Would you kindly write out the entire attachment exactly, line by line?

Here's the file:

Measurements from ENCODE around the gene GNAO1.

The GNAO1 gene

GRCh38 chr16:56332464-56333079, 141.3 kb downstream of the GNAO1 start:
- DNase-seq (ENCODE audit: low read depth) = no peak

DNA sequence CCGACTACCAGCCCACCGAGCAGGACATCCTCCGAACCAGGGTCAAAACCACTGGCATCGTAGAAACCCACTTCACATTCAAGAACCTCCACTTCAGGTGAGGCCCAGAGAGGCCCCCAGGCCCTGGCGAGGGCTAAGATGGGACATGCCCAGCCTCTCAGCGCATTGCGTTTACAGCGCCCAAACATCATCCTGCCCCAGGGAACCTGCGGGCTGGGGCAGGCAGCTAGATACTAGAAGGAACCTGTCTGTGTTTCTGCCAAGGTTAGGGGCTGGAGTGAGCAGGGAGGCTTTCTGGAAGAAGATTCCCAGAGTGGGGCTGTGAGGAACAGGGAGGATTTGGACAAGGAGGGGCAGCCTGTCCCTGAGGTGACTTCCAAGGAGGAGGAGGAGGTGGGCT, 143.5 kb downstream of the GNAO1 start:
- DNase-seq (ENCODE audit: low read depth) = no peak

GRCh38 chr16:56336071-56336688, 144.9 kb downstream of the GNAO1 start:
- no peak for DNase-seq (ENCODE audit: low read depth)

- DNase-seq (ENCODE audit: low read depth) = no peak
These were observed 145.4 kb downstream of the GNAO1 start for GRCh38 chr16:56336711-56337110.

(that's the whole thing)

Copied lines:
Measurements from ENCODE around the gene GNAO1.

The GNAO1 gene

GRCh38 chr16:56332464-56333079, 141.3 kb downstream of the GNAO1 start:
- DNase-seq (ENCODE audit: low read depth) = no peak

DNA sequence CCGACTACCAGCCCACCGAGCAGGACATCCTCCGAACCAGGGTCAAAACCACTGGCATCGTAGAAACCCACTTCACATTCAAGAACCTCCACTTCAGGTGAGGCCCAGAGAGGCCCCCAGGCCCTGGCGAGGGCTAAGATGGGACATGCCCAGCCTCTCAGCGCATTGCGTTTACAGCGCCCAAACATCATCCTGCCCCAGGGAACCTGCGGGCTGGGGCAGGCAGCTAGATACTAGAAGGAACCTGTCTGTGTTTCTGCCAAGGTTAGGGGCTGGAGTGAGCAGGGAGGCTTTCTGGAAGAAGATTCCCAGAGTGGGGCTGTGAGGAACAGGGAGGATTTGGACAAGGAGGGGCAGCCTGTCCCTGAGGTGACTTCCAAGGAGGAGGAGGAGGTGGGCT, 143.5 kb downstream of the GNAO1 start:
- DNase-seq (ENCODE audit: low read depth) = no peak

GRCh38 chr16:56336071-56336688, 144.9 kb downstream of the GNAO1 start:
- no peak for DNase-seq (ENCODE audit: low read depth)

- DNase-seq (ENCODE audit: low read depth) = no peak
These were observed 145.4 kb downstream of the GNAO1 start for GRCh38 chr16:56336711-56337110.